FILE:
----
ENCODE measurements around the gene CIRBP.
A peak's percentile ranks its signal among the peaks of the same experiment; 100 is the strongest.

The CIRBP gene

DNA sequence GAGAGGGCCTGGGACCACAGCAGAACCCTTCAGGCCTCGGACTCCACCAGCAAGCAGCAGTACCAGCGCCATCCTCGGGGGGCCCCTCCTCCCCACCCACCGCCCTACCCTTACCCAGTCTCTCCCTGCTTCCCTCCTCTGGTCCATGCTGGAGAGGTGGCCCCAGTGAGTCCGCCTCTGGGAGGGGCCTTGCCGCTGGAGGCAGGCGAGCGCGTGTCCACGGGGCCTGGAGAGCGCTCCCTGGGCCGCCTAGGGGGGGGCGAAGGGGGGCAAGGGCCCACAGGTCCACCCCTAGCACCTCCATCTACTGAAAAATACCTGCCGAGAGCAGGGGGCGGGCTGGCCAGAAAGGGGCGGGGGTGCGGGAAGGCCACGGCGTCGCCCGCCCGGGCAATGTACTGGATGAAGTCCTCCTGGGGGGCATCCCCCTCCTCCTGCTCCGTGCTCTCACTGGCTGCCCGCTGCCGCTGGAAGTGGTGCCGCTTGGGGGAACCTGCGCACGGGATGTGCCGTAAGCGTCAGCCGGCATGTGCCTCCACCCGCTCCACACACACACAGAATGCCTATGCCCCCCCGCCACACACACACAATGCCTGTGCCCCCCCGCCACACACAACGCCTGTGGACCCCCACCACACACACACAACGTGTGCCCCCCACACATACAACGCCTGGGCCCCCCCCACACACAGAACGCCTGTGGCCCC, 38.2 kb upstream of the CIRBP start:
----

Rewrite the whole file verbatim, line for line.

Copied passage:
ENCODE measurements around the gene CIRBP.
A peak's percentile ranks its signal among the peaks of the same experiment; 100 is the strongest.

The CIRBP gene

DNA sequence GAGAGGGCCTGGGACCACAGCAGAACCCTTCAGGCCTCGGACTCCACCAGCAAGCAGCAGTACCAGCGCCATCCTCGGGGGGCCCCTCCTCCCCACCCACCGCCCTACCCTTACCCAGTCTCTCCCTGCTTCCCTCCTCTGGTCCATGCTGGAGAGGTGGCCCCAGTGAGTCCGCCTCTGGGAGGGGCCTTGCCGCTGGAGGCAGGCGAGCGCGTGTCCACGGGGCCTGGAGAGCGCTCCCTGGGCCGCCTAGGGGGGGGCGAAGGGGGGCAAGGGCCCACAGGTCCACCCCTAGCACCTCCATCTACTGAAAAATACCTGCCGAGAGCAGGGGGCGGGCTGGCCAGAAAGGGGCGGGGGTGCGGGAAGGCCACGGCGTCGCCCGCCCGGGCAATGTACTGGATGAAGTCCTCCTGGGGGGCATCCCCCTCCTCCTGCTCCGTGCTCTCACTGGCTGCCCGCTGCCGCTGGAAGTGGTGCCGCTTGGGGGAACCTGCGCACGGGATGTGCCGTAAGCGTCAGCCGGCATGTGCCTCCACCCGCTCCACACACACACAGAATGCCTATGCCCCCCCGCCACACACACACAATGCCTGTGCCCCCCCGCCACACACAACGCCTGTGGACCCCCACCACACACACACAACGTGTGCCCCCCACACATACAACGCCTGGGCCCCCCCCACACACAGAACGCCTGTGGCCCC, 38.2 kb upstream of the CIRBP start: